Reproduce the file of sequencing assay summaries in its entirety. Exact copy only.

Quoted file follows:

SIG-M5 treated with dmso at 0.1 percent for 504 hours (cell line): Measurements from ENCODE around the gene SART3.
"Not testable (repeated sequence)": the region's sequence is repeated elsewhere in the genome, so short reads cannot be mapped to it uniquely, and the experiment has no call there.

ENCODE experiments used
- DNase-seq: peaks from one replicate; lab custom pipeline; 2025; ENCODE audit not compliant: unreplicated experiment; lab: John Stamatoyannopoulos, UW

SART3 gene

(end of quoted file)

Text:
SIG-M5 treated with dmso at 0.1 percent for 504 hours (cell line): Measurements from ENCODE around the gene SART3.
"Not testable (repeated sequence)": the region's sequence is repeated elsewhere in the genome, so short reads cannot be mapped to it uniquely, and the experiment has no call there.

ENCODE experiments used
- DNase-seq: peaks from one replicate; lab custom pipeline; 2025; ENCODE audit not compliant: unreplicated experiment; lab: John Stamatoyannopoulos, UW

SART3 gene